Aquaculture insurance is available to most farmers in Europe, North America and Oceania, but the large majority of aquaculture farmers (large or small) in Africa, Asia and Latin America and the Caribbean have (as yet) no access to aquaculture insurance.
The main reasons in the low penetration of insurance services in the aquaculture business include the high-risk aspect of the sector and the inadequate accessibility of the services for small-scale farmers, especially those farming lower-value species.
This article presents a summary of FAO’s guide on aquaculture insurance for small-scale producers.
I – Why aquaculture insurance?
- Rapid development of aquaculture
Demand for food and sources of protein will increase with the world’s growing population, expected to reach 9.6 billion people by 2050. Today, fish and fish products supply a significant portion of the daily intake of animal protein in many developing countries. Aquaculture – the farming of aquatic organisms, including fish, molluscs, crustaceans and aquatic plants – supplies about 80 million tonnes of food fish each year, which is 53 percent of the total food fish consumed globally (FAO, 2018). Aquaculture is a growing sector (see Figure) and often a thriving business.
- Risks in aquaculture
Aquaculture can take place in ponds, cages, tanks, rice fields, raceways and modern recirculation systems, and in combination with vegetable production in aquaponics. Marine aquaculture, also known as mariculture, is practised in the sea, in a marine water environment, while coastal aquaculture is practised in completely or partially human-made structures in areas adjacent to the sea, such as coastal ponds and lagoons.
Most aquaculture worldwide is done by smallscale farmers. Aquaculture enhances the quality of life of small-scale farmer households and contributes to social and economic inclusion for some of the poorest people in the world.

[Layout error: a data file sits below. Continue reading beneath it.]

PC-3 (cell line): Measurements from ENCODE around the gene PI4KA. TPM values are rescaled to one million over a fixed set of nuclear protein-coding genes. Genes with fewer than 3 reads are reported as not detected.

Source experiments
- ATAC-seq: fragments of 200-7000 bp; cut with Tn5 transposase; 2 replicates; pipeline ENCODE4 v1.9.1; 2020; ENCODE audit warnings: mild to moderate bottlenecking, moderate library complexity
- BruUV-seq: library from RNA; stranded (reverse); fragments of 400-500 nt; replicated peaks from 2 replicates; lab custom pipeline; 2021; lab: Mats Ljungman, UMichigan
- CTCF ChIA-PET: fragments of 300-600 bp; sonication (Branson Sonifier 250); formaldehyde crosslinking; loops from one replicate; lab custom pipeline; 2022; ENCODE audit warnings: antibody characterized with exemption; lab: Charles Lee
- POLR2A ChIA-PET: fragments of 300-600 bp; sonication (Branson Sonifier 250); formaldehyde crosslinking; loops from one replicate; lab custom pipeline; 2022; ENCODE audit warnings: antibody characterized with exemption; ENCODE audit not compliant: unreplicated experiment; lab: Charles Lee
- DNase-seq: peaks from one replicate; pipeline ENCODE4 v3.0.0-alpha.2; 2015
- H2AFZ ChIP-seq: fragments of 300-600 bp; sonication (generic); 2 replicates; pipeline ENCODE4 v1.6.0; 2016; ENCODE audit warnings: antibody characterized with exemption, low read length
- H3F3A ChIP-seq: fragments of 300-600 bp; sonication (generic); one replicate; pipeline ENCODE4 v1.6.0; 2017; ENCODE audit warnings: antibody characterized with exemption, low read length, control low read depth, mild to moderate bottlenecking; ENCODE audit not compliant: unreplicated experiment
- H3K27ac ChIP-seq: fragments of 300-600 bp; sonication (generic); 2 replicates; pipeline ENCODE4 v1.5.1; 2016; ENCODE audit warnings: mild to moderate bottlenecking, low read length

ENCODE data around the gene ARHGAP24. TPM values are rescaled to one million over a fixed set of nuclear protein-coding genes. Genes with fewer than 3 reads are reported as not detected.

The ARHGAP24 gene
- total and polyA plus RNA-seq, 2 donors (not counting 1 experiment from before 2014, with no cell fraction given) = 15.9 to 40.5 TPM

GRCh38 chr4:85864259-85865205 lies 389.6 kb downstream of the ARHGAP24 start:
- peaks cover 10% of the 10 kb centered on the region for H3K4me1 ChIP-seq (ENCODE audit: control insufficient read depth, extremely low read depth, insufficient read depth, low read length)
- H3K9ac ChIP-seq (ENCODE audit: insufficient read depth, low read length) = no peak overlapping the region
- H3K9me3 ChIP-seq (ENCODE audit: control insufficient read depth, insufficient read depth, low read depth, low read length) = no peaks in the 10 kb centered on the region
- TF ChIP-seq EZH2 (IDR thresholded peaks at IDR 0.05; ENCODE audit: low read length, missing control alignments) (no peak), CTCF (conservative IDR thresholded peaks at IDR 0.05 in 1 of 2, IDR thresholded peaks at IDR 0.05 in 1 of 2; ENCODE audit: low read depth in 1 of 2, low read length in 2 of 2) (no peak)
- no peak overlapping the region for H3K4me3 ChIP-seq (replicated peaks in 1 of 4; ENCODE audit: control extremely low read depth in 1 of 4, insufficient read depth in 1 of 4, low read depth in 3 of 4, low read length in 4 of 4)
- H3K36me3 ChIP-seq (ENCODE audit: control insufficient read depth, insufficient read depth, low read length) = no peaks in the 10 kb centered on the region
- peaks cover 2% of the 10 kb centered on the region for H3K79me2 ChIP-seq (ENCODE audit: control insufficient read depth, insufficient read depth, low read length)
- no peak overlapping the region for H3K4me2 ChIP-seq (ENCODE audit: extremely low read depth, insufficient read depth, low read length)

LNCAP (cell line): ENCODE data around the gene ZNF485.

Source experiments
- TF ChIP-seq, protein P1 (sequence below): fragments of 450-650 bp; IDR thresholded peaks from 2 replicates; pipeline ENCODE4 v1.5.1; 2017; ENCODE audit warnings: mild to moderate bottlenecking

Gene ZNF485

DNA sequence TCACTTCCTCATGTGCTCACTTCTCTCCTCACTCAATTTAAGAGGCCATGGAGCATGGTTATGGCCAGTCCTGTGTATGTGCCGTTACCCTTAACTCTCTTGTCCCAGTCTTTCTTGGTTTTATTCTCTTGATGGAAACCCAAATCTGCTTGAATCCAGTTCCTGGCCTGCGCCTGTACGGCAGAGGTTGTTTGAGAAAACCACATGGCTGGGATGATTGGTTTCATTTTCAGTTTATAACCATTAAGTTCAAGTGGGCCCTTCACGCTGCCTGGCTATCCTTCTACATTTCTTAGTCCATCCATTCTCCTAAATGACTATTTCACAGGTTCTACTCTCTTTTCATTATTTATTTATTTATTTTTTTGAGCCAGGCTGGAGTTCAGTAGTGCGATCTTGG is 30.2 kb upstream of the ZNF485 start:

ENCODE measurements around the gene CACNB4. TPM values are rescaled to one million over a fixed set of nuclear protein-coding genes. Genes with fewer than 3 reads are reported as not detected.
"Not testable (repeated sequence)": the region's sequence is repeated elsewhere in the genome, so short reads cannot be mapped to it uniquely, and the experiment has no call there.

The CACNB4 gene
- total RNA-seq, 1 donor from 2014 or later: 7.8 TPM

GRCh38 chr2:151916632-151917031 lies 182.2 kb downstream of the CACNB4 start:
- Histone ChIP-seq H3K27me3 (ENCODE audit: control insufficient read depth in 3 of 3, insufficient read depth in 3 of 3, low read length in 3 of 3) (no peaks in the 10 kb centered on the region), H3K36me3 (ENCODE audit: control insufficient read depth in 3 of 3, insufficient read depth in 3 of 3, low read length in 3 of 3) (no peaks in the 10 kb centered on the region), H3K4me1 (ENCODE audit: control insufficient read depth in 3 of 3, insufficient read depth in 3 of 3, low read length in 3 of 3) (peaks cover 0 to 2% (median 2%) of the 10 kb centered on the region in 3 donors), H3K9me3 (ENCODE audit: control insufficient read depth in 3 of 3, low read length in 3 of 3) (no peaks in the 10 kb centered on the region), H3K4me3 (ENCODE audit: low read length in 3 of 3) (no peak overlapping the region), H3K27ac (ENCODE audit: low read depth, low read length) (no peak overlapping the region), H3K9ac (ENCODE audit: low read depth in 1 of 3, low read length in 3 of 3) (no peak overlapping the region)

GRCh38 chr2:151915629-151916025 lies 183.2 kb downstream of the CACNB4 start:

Aquaculture can contribute significantly to poverty reduction through:
- provision of food for direct family consumption or local sale (backyard fish culture, rice–fish culture, urban fish culture);
- improved availability of low-cost and nutritious food in domestic markets; and
- diversification of income, providing stability and a safety net for the poor.
However, aquaculture farmers face many risks that can threaten their production, their incomes and their consumption. Farmers can generally cope with small and recurrent risks by adopting best management practices and self-insurance tools such as savings and contingent credit.
Yet they are often not able to manage the less frequent but more severe losses resulting from:
- floods and water shortages,
- water pollution by herbicides and pesticides used nearby
- storms and swells,
- climate change–induced perils such as warming of the waters, coupled with deterioration of water quality, increased damage from epizootics, anoxia and harmful algal blooms.
When fish farmers suffer from disastrous crop losses, the entire value chain is affected. Losses can affect the entire economy, especially if aquaculture products are important export commodities for the country.
Appropriate financial services, such as insurance, are thus imperative to prevent such losses from becoming catastrophic for aquaculture farmers and for society as a whole.
II – What is aquaculture insurance?
Aquaculture insurance is a financial tool that provides a mechanism for transferring risks faced in aquaculture production. It is a specialized insurance class available for aquaculture operations and fish farms producing a wide range of aquatic species. It is used primarily to hedge against the risk of production losses.
Perils covered under aquaculture insurance include technical failure, extreme weather events, environmental pollution and natural disasters, which, separately or in combination, may cause fish stock mortality and damage to aquaculture facilities.